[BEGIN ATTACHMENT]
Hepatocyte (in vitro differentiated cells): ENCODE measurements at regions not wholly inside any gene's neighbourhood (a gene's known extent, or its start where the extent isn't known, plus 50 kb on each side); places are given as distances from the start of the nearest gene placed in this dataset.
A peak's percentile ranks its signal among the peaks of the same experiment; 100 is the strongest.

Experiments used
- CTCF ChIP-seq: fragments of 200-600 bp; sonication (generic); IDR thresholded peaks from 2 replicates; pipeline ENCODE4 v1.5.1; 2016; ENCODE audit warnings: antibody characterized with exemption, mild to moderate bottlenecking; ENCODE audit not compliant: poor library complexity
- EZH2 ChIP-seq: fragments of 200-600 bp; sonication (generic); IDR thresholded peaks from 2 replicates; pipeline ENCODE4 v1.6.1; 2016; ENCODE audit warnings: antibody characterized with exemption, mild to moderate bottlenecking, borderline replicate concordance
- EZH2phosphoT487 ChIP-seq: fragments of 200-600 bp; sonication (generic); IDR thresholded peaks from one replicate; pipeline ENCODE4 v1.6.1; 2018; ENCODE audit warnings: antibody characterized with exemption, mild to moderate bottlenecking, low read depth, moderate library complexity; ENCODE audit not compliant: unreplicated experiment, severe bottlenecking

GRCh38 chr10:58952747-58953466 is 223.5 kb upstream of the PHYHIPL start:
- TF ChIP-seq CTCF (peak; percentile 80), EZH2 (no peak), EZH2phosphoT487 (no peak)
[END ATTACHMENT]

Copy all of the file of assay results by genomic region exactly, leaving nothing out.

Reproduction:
Hepatocyte (in vitro differentiated cells): ENCODE measurements at regions not wholly inside any gene's neighbourhood (a gene's known extent, or its start where the extent isn't known, plus 50 kb on each side); places are given as distances from the start of the nearest gene placed in this dataset.
A peak's percentile ranks its signal among the peaks of the same experiment; 100 is the strongest.

Experiments used
- CTCF ChIP-seq: fragments of 200-600 bp; sonication (generic); IDR thresholded peaks from 2 replicates; pipeline ENCODE4 v1.5.1; 2016; ENCODE audit warnings: antibody characterized with exemption, mild to moderate bottlenecking; ENCODE audit not compliant: poor library complexity
- EZH2 ChIP-seq: fragments of 200-600 bp; sonication (generic); IDR thresholded peaks from 2 replicates; pipeline ENCODE4 v1.6.1; 2016; ENCODE audit warnings: antibody characterized with exemption, mild to moderate bottlenecking, borderline replicate concordance
- EZH2phosphoT487 ChIP-seq: fragments of 200-600 bp; sonication (generic); IDR thresholded peaks from one replicate; pipeline ENCODE4 v1.6.1; 2018; ENCODE audit warnings: antibody characterized with exemption, mild to moderate bottlenecking, low read depth, moderate library complexity; ENCODE audit not compliant: unreplicated experiment, severe bottlenecking

GRCh38 chr10:58952747-58953466 is 223.5 kb upstream of the PHYHIPL start:
- TF ChIP-seq CTCF (peak; percentile 80), EZH2 (no peak), EZH2phosphoT487 (no peak)